More parents are turning to home schooling amid the recession as a lower-cost alternative to paying tuition at Jewish day schools, Porter-Zasada said. The cost of home schooling a child varies by curriculum, but parents can take advantage of free resources — such as the local library — to keep expenses low. Some of the basic costs include paying for tutors for specialized subjects, such as Hebrew and music, and for books and other educational materials.
With the money she saves on day school tuition, which can range from a few thousand dollars annually to well over $20,000, Porter-Zasada said she can provide more enrichment activities, such as film workshops and gymnastics.
But, at the same time, home schooling is more demanding on families’ schedules and the educating parent might find it hard to hold even a part-time job, some said. Getting “off the grid,” therefore, might not be an option for families in which both parents have to work, Rosenman said.
Many parents also fear they could deny their children important social opportunities by taking them out of the classroom.
One woman at an informational meeting March 30 said she believes home schooling might benefit her 8-year-old daughter, who is dyslexic and often has trouble keeping up in class. But she had concerns the limited social environment could foster “only-child syndrome.”
“Who would she talk to?” asked the mother, who did not want her name used. “I’m not a good classmate.”
Members of L.A. Jewish Homeschoolers say they hold group activities so children can learn and socialize together. Families in the network organize holiday parties, field trips to the California Science Center and the Aquarium of the Pacific, and workshops in drama and writing where kids collaborate on projects and form friendships.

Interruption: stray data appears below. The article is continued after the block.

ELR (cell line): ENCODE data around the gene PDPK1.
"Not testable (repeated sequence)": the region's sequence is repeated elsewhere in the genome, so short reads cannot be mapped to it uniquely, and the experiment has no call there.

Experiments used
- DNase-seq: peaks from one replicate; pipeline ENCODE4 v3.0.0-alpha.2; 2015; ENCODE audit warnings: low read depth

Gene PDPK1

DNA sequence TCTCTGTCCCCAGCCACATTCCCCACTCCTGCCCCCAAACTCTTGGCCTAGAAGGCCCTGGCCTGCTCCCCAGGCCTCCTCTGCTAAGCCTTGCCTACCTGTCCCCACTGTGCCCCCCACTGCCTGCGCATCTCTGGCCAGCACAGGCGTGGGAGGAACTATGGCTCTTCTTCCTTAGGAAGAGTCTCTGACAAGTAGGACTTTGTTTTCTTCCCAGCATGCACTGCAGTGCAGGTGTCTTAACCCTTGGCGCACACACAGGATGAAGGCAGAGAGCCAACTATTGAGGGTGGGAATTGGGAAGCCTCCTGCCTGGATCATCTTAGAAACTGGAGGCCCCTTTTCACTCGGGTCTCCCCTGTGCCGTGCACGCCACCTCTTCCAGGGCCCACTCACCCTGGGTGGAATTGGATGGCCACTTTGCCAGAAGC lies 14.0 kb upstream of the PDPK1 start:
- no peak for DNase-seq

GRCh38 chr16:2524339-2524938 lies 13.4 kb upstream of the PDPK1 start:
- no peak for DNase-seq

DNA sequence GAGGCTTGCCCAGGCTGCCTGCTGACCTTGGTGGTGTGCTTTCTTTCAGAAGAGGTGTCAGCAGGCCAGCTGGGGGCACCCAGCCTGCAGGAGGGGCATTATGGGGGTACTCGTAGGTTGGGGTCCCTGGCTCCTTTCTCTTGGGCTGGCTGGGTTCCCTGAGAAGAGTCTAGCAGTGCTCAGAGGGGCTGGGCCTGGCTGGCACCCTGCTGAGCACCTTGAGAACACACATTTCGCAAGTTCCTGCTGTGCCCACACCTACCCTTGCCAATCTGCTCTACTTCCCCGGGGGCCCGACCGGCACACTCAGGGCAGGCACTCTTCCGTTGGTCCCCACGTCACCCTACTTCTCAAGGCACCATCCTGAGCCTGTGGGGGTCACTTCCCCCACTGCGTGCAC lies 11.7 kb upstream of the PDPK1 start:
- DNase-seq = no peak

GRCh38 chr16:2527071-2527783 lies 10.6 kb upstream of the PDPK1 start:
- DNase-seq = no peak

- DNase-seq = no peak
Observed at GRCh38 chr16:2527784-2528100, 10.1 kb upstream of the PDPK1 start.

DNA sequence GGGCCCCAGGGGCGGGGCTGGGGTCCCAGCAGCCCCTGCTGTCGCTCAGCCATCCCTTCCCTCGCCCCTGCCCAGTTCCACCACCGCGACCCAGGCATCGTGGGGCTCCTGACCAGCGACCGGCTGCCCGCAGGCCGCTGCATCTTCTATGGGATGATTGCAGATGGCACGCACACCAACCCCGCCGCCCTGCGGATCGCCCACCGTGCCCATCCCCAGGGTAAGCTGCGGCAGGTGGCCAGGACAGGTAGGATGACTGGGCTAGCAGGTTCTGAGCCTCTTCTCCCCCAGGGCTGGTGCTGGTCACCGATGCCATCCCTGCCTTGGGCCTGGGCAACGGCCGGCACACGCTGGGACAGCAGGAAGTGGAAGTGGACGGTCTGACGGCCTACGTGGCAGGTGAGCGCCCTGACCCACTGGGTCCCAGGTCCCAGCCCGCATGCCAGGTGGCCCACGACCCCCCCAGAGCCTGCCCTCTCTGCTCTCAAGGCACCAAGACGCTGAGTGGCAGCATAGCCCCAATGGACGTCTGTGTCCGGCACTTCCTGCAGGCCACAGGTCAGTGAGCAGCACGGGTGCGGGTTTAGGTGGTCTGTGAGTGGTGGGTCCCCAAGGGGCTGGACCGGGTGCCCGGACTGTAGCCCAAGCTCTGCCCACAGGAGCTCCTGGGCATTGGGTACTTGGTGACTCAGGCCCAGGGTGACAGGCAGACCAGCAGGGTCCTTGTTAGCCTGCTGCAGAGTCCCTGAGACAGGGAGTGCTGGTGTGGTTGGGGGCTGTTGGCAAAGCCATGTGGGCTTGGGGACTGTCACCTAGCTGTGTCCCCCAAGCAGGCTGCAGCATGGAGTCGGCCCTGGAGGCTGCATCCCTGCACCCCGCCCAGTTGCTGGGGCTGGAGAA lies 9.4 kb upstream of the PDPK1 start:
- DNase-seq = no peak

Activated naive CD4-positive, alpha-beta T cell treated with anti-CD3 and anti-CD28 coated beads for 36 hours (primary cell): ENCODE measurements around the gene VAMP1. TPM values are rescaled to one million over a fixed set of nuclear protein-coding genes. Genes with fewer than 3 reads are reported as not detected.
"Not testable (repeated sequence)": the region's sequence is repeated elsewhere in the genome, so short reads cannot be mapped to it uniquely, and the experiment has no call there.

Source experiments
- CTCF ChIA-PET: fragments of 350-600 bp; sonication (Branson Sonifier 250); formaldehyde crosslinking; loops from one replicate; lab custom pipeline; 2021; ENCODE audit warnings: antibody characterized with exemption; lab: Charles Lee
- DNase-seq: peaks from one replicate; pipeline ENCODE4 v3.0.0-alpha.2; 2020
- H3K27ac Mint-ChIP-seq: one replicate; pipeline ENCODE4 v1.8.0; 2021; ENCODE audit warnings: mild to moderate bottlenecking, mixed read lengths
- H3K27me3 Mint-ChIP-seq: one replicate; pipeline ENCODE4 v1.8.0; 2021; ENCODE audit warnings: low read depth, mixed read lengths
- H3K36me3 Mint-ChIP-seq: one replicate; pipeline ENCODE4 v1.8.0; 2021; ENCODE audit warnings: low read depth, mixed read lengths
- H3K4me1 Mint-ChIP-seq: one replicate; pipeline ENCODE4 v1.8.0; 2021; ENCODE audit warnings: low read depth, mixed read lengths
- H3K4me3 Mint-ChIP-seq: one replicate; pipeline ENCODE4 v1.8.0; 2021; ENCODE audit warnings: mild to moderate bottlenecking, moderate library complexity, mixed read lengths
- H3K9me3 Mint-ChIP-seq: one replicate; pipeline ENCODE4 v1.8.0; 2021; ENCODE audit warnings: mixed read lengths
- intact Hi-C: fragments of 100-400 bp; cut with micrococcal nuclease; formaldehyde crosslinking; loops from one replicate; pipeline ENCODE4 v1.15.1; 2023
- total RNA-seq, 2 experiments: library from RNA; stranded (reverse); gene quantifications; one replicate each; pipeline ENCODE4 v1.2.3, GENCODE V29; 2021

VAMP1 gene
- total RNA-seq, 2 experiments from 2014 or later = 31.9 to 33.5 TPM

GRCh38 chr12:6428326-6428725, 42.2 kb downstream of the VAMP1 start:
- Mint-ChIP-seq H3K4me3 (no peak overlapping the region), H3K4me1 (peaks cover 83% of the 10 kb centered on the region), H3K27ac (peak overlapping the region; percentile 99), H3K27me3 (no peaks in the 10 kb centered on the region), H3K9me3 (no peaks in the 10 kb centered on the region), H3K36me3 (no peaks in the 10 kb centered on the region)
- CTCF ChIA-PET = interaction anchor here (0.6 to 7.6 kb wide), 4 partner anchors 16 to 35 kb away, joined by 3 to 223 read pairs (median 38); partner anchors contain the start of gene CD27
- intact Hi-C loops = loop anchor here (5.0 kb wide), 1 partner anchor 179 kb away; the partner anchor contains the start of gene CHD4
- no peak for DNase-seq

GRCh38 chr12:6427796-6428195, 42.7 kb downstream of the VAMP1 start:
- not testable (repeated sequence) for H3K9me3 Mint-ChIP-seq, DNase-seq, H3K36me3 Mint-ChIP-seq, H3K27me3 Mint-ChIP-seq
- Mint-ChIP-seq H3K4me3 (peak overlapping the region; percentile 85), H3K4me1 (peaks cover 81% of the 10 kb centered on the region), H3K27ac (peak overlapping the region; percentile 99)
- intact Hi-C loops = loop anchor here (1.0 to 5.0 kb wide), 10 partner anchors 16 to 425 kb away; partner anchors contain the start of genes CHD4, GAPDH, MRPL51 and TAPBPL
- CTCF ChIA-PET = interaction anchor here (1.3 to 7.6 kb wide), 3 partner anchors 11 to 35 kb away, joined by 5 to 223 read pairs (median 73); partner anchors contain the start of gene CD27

“In the home schooling of 2009, it doesn’t have to be an isolating experience,” Porter-Zasada said.
Children also develop closer relationships with their families through home schooling, parents said. Rosenman, a former history teacher at Maimonides Academy, said she used to be a “militaristic” mother, pushing her kids out the door for school, but household tensions eased once she stopped playing the role of drill sergeant. “My daughter now says I’m her best friend,” Rosenman said.
For many prospective home-schooling families, the biggest fear holding parents back is that they lack the knowledge or temperament to teach their kids. Many say they feel inadequately prepared to step into the teacher role, and that making the switch depends, in large part, on letting go of the mindset that children need a traditional, school-model education for proper development.
“It’s a tough thing to pull yourself away from,” said Kerrie Zamanzadeh, a Westwood mother who is considering home schooling her four sons. “I don’t know anything else but this. How do I get over the fear that we’re messing up our kids?”
Rosenman urges parents not to shy away from the move simply because they are not educators by trade. “You do not have to be a teacher to do this,” she said, adding that she sees herself more as a facilitator who coordinates lessons than a teacher in the traditional sense. When she talks to parents thinking of giving home schooling a shot, she said she stresses that no one knows a child’s learning needs better than his or her mother and father.
“As a parent, you can customize your child’s entire learning experience to his or her specific learning style,” she said. “No one could possibly provide your child with a better education than you can. And I tell [other parents] that my year of home schooling with my children was the best year of my life, and it’s only getting better.”